- It is a place where austerity is the way of life for 90 million people because they cannot afford to join the rat race of acquisition, consumption and waste. People’s needs are simple. The Philippines does not have to go through economic chaos like Greece or Spain to find the simplicity of austerity. It’s here, now.
- The nation is a place where diversity is mainstream, where there are over 100 languages spoken, 7,000 isles, a stew-pot of racial intermarriage, of rich and poor, intellectuals and ignorant, artists and iron workers. There is no typical Filipino. Resilient, happy, intelligent, beautiful. That is the character of this nation, forged by the stresses and strains of dealing with hardship and neglect, of brutality, subjugation and sacrifice.
- It is a nation of barangays, of neighborhoods, where people use that old-fashioned way of communicating, the mouth. Yet it is also one of the most active social media nations in the world.
- It is a place of great natural riches. Yes, these resources have been exploited and poorly managed, but the nation is just a hare’s breath . . . or hair’s breadth . . . from being totally self-sustaining.
So here we are: tribal, Spanish Asia, highly Americanized, deep roots in China with rich Muslim and Catholic history, that history so rich with plot twists that even Richard Ludlum couldn’t unravel it. Modern and yet deeply traditional. The Philippines is a dynamic, peaceful, young, totally unique nation working earnestly to deal with all four of the primary global forces shaping the world today:
- Climate change
- Instant communication
- Limited resources: austerity and self sufficiency
To become a world leader, the nation only has to demonstrate the ability to master each of these four forces. That is, the nation needs to work thoughtfully and purposefully on goals other than simple economic expansion.
The Philippines is already receiving international recognition for the work done to prepare and recover from large storms. Yolanda was a wake-up call. National agencies how have routines in place to track storms, get warnings up and brief people on what they mean, get aid staged before storms hit, designate or build storm shelters, conduct evacuations of high-vulnerability areas, get aid quickly into storm-wracked areas (helicopters, ships) and gain international assistance (US re donated ships, EDCA; Australia re flood mapping).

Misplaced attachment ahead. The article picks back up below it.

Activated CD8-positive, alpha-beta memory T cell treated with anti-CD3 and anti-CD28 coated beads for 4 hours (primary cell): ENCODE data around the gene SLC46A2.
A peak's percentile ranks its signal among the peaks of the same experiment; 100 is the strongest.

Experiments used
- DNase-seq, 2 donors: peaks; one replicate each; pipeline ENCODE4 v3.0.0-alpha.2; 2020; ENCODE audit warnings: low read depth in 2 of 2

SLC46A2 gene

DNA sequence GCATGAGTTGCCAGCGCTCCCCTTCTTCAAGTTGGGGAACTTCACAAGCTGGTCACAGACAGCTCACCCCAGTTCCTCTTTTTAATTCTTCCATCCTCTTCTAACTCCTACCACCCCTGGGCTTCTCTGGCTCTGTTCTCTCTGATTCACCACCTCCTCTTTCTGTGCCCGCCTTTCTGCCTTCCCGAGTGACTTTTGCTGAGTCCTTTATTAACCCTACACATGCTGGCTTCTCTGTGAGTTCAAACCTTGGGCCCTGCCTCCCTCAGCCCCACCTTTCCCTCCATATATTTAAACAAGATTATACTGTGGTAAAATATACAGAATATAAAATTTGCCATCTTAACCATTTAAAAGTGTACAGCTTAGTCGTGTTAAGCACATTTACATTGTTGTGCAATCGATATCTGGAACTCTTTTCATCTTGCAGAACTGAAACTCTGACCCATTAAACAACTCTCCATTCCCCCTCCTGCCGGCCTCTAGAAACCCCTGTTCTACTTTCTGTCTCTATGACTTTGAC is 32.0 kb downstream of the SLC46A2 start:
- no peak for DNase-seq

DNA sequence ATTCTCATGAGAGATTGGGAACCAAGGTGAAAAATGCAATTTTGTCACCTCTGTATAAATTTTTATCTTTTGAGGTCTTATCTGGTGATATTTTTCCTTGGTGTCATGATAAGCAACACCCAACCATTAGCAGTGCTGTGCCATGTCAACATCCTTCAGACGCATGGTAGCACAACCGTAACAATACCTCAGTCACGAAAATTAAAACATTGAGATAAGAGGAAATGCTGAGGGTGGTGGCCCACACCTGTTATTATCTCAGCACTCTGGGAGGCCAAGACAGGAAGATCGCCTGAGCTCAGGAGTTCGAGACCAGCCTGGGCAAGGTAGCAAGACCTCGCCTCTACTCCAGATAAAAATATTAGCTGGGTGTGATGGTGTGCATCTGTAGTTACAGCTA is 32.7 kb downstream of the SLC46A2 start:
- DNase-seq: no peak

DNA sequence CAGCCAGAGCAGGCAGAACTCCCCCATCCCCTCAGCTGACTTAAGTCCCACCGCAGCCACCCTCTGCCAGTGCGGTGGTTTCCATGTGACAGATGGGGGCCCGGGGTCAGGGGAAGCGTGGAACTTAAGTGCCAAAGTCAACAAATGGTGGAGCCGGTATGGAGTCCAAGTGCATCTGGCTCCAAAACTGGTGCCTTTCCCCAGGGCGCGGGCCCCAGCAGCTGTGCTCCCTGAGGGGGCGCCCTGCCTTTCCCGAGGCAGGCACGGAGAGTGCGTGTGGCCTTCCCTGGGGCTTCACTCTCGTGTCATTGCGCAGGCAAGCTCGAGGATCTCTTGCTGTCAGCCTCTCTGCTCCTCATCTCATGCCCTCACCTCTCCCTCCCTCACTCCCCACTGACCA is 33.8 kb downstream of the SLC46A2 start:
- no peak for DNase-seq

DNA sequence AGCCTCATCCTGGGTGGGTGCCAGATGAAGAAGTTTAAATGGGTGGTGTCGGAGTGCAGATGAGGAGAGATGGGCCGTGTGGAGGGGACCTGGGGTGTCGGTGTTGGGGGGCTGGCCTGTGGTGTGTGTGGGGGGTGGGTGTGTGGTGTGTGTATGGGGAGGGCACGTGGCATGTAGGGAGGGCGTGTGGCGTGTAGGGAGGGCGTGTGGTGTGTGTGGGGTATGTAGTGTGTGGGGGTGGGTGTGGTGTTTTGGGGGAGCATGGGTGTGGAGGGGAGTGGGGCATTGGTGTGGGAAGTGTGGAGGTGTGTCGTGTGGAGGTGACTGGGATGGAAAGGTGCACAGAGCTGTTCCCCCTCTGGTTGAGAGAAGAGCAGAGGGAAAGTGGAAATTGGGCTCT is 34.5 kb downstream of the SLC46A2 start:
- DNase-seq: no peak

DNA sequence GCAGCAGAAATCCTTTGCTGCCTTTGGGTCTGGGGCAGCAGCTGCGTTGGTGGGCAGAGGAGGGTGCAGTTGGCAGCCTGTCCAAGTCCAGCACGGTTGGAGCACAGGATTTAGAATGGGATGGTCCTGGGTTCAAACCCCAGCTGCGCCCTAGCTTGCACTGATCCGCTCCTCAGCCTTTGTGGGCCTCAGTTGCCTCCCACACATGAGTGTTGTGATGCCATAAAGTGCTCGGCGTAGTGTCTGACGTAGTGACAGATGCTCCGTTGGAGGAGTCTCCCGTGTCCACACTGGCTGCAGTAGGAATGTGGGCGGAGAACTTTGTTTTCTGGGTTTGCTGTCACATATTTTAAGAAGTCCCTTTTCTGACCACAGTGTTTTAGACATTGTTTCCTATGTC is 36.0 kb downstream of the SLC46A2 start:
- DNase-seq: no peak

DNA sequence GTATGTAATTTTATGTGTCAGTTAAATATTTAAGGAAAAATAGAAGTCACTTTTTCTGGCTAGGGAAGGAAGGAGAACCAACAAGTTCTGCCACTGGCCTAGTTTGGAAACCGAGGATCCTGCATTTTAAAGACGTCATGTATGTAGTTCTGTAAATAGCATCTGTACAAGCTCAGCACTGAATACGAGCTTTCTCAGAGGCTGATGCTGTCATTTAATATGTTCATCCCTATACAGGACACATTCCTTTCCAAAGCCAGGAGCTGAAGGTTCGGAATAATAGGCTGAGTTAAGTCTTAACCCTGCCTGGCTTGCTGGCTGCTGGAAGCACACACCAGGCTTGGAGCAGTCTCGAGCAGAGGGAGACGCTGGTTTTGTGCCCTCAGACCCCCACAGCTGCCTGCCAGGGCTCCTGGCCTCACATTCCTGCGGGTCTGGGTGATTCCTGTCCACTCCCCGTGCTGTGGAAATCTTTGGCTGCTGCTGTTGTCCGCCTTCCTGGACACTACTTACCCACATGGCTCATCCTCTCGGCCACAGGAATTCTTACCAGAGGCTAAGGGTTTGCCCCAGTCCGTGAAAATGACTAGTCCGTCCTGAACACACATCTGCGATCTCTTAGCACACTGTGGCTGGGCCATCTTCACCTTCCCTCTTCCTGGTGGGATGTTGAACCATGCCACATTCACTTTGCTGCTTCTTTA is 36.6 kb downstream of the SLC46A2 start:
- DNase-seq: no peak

Four initiatives would raise the Philippines to world leadership, naturally:
- Preserve and improve upon the steps already taken. Learn from each storm. Stronger buildings. Bigger, better, quicker relief.
- Build capacities for defense and self-recovery in the provinces, cities and municipalities. Make sure local governments feel a deep sense of accountability for what happens. Or does not.
- Upgrade construction standards and budget generously for the building of sea-walls and urban river banks. Put together a menu of major, targeted initiatives, as is currently done with highways. Get aggressive and master the water.
- Laws: (a) Pass a National land use law that standardizes zoning, preserves open spaces, and bars construction of residences and businesses in vulnerable areas. (b) Upgrade the building code and separate it from national law, assigning it to an agency for more responsive monitoring and updates.
The Philippines is dealing with aggression on four fronts: (1) Chinese territorial expansion, (2) Moro/Muslim initiatives to achieve self-governance, backed by threats of rebel uprising, (3) international terrorism from Muslim extremists, and (4) continuing communist insurgency with the main combatants being the New People’s Army (NPA).
The nation has employed a formula consisting of four attributes in just about all of these conflicts:
- Law-based solutions,
- Firm resistance to violence,
- Open willingness to negotiate without pre-conditions, and
- Partnership with international allies.